Constructing Meaning and Developing Understanding
The fourth edition of Teaching Secondary Science has been fully updated and includes a wide range of new material. This invaluable resource offers a new collection of sample lesson plans and includes two new chapters covering effective e-learning and advice on supporting learners with English as a second language. It continues as a comprehensive guide for all aspects of science teaching, with a focus on understanding pupils’ alternative frameworks of belief, the importance of developing or challenging them and the need to enable pupils to take ownership of scientific ideas. This new edition supports all aspects of teaching science in a stimulating environment, enabling pupils to understand their place in the world and look after it.
Key features include:
- Illustrative and engaging lesson plans for use in the classroom
- Help for pupils to construct new scientific meanings
- M-level support materials
- Advice on teaching ‘difficult ideas’ in biology, chemistry, physics and earth sciences
- Education for sustainable development and understanding climate change
- Managing the science classroom and health and safety in the laboratory
- Support for talk for learning, and advice on numeracy in science
- New chapters on e-learning and supporting learners with English as a second language.
Presenting an environmentally sustainable, global approach to science teaching, this book emphasises the need to build on or challenge children’s existing ideas so they better understand the world in which they live. Essential reading for all students and practising science teachers, this invaluable book will support those undertaking secondary science PGCE, school-based routes into teaching and those studying at Masters level.
Table of Contents
Part I - Science and why we teach it: 1. What makes a good science teacher? 2. Working Scientifically 3. Science education and sustainability Part II - How Pupils Make Sense of Their World: 4. Learning through language and observation 5. Elicitation: Pupils’ ideas of the world 6. A constructivist approach to learning 7. Active learning techniques 8. Learning through talk 9. Learning through reading 10. Learning through writing 11. Harnessing the Power of Computers and the Web 12. What if English is not the Mother Tongue of your students? 13. Numeracy in science Part III - Knowledge and Understanding: 14. Difficult ideas in chemistry 15. Difficult ideas in physics 16. Difficult ideas in biology 17. Difficult ideas in earth science and astronomy PART IV - Planning, Assessment, Teaching and Class Management: 18. Planning for progression 19. Assessment for Learning in science 20. Managing pupils in science lessons 21. Health, safety and laboratory management 22. Teaching and learning at 14–19 PART V - Professional values and the wider world: 23. Inclusion and science for all: every child matters 24. Learning outside the classroom 25. Becoming a professional science teacher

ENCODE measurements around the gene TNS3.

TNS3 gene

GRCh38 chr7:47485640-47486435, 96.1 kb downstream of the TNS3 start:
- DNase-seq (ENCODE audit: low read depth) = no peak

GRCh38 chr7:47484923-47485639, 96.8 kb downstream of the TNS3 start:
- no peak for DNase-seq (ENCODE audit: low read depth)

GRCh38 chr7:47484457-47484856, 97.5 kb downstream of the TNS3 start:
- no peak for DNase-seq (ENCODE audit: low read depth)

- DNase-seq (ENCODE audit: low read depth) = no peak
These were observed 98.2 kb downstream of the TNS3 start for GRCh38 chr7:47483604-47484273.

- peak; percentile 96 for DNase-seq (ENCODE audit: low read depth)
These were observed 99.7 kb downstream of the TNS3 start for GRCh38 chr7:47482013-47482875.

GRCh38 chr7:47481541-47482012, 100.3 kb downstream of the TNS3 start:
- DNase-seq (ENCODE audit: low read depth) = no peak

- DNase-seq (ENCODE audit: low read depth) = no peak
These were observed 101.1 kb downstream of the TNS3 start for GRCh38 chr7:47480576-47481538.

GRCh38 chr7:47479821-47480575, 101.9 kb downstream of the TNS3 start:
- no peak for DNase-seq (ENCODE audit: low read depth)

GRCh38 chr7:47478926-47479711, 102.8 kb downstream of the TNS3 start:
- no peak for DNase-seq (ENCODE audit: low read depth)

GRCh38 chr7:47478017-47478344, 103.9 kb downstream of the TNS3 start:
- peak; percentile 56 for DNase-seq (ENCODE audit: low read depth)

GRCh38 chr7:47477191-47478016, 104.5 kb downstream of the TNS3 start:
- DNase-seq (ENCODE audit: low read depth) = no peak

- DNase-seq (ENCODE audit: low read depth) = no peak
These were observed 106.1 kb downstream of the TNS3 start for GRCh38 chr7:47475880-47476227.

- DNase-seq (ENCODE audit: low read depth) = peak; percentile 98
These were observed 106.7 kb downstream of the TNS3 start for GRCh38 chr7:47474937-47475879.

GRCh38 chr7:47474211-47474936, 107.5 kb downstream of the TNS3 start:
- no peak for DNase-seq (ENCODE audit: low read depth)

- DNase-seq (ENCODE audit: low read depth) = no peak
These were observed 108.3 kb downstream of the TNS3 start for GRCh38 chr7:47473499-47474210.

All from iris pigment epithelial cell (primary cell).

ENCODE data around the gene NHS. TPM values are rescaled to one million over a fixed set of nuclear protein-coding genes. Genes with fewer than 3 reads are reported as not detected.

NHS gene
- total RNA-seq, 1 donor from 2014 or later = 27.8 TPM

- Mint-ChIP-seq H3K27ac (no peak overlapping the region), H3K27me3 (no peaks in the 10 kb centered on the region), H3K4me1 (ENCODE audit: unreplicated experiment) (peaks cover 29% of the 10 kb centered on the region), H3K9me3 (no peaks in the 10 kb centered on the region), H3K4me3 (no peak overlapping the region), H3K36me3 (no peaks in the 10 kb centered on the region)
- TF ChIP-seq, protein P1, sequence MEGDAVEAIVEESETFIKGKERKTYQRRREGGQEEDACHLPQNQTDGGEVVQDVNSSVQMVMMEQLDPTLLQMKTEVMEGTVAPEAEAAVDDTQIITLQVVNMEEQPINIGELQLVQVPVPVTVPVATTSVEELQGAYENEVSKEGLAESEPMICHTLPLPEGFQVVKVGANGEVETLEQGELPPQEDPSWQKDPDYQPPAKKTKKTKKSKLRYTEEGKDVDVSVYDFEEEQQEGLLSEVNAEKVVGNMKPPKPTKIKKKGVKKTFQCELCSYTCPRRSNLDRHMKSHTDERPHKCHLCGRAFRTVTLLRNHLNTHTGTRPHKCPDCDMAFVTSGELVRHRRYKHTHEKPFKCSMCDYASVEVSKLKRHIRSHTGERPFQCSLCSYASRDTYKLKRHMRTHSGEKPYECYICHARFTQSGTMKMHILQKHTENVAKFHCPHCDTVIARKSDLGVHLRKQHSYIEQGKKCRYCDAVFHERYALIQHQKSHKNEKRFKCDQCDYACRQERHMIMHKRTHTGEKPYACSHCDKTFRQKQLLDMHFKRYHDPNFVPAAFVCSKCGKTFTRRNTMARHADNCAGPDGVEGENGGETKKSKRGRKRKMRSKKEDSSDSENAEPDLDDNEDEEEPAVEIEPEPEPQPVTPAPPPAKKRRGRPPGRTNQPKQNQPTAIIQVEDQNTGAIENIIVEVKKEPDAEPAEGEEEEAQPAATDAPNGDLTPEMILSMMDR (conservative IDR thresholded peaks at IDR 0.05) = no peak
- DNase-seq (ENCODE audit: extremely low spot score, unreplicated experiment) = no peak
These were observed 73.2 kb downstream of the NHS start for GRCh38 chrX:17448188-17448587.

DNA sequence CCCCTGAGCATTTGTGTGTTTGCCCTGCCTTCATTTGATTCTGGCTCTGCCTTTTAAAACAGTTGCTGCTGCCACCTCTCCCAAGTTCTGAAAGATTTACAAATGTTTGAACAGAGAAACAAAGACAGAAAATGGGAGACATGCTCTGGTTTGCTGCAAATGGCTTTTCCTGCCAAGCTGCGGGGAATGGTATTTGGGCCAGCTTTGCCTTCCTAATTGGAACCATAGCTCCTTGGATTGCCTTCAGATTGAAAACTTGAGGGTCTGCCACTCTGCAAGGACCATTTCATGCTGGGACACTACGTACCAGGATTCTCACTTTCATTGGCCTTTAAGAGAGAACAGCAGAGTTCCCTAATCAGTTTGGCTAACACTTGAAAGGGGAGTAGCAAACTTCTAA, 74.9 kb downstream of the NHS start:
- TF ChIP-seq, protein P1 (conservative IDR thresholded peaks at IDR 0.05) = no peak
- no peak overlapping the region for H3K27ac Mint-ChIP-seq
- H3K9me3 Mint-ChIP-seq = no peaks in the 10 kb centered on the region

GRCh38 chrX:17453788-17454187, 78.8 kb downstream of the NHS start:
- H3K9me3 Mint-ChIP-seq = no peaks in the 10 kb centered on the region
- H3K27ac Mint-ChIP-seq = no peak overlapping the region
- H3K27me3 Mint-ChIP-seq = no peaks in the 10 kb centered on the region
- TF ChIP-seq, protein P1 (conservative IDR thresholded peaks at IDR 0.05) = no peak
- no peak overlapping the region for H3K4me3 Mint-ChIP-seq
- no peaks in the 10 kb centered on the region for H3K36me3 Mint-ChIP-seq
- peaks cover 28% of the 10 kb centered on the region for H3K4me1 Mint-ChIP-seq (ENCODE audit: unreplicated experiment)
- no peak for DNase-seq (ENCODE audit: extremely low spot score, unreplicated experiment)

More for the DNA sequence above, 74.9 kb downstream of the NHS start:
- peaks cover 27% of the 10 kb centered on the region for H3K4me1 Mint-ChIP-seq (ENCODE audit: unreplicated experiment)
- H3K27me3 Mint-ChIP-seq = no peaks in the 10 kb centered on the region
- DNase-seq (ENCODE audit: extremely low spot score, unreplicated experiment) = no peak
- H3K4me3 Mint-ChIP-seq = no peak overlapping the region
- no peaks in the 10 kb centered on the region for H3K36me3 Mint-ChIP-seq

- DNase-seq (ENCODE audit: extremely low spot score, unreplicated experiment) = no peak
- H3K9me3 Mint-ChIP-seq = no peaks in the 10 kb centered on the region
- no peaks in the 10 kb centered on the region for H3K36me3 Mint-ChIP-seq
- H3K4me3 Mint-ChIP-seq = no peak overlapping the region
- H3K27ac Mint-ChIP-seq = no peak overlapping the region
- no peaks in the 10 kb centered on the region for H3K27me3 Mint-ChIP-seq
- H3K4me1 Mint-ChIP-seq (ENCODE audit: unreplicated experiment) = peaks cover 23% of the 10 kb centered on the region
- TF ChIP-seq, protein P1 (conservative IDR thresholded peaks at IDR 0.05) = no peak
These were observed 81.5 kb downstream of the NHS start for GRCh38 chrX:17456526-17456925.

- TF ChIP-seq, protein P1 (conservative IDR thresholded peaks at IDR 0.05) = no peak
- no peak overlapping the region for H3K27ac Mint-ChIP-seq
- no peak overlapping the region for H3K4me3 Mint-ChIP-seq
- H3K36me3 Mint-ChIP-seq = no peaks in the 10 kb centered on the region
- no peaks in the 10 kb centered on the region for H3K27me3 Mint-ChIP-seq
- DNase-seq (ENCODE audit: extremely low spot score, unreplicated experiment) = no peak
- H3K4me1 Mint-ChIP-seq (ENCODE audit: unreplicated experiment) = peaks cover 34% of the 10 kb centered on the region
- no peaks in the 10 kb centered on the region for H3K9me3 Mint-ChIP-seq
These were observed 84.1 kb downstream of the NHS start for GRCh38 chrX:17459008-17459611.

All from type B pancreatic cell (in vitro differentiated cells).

Keith Ross is a former secondary science teacher and Education Teaching Fellow at the University of Gloucestershire, UK. He is currently co-creating four-minute animated science videos with the Fuse School that are free to teachers and students worldwide. www.youtube.com/fuseschool.
Liz Lakin is a former secondary science teacher and tutor at the universities of Gloucestershire and Cumbria, UK. She is currently Senior Lecturer in Education and Life Sciences at the University of Dundee, UK.
Janet McKechnie is a physics teacher and STEM coordinator at Pate’s Grammar School, Cheltenham, UK. She is also former Physics AST and Science Leader for the Secondary Science PGCE at the University of Gloucestershire, UK.
Jim Baker is a freelance educational consultant, webmaster, blogger and maverick. With 44 years’ experience he has taught science at secondary schools in Lincoln and still teaches part-time. www.jimbakersonlinelearning.co.uk.
"Aiming at both trainees and practising science teachers, this book sets out a firm philosophy for underpinning science teaching with a need for the pupils of today to understand the responsibilities they have for looking after the environment in the 21st century ... As a school mentor to a trainee teacher, I can see a really well-structured, wideranging and informed support programme." - Janet Mitchell, St. Paul's School, London